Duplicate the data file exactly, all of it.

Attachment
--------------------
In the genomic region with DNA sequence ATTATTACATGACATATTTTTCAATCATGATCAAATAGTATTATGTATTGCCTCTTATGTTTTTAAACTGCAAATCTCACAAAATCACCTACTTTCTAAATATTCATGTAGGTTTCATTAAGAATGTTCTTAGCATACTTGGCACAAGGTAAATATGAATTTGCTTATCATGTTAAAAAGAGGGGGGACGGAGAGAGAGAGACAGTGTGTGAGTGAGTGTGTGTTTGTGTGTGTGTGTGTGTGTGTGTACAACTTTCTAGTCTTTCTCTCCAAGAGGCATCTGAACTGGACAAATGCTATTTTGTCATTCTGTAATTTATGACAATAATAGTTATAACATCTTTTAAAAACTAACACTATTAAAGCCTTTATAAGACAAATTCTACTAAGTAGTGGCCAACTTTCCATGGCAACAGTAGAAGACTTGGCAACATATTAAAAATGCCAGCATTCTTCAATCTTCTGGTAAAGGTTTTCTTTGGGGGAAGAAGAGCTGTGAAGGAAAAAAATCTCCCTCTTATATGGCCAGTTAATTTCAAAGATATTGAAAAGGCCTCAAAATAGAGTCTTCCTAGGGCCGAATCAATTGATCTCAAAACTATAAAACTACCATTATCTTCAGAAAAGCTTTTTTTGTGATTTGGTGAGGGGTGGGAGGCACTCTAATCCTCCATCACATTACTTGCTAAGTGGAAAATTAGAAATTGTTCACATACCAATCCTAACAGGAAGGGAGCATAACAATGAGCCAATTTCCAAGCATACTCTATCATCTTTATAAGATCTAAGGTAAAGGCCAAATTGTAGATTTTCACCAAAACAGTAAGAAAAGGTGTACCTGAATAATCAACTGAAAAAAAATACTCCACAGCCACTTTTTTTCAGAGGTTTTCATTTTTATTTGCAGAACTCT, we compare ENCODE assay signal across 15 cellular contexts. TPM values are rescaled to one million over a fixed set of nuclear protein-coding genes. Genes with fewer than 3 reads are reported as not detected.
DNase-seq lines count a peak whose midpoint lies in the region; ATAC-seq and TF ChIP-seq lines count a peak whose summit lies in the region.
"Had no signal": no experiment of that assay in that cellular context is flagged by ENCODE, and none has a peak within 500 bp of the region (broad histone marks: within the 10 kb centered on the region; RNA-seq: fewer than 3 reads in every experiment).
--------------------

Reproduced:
In the genomic region with DNA sequence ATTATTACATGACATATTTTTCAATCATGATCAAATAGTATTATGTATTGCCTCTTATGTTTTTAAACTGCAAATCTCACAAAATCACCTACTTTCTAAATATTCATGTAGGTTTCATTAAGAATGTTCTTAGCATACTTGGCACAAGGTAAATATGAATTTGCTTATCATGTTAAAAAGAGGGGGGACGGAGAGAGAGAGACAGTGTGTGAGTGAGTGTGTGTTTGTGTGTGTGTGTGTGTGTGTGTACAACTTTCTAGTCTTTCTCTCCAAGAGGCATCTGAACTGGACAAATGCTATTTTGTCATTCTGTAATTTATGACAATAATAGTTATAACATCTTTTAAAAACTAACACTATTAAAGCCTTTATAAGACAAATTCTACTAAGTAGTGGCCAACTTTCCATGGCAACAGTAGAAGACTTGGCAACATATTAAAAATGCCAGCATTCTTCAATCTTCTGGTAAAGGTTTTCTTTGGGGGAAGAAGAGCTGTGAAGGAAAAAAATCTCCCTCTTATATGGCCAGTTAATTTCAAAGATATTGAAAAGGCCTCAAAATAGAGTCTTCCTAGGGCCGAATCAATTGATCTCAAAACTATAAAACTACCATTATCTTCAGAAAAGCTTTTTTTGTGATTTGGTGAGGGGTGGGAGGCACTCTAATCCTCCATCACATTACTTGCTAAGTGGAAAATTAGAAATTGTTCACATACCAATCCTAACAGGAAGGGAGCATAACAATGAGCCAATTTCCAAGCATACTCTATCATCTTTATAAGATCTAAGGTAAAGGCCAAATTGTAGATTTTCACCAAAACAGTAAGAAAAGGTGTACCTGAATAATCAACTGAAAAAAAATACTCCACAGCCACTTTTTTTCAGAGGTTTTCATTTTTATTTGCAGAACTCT, we compare ENCODE assay signal across 15 cellular contexts. TPM values are rescaled to one million over a fixed set of nuclear protein-coding genes. Genes with fewer than 3 reads are reported as not detected.
DNase-seq lines count a peak whose midpoint lies in the region; ATAC-seq and TF ChIP-seq lines count a peak whose summit lies in the region.
"Had no signal": no experiment of that assay in that cellular context is flagged by ENCODE, and none has a peak within 500 bp of the region (broad histone marks: within the 10 kb centered on the region; RNA-seq: fewer than 3 reads in every experiment).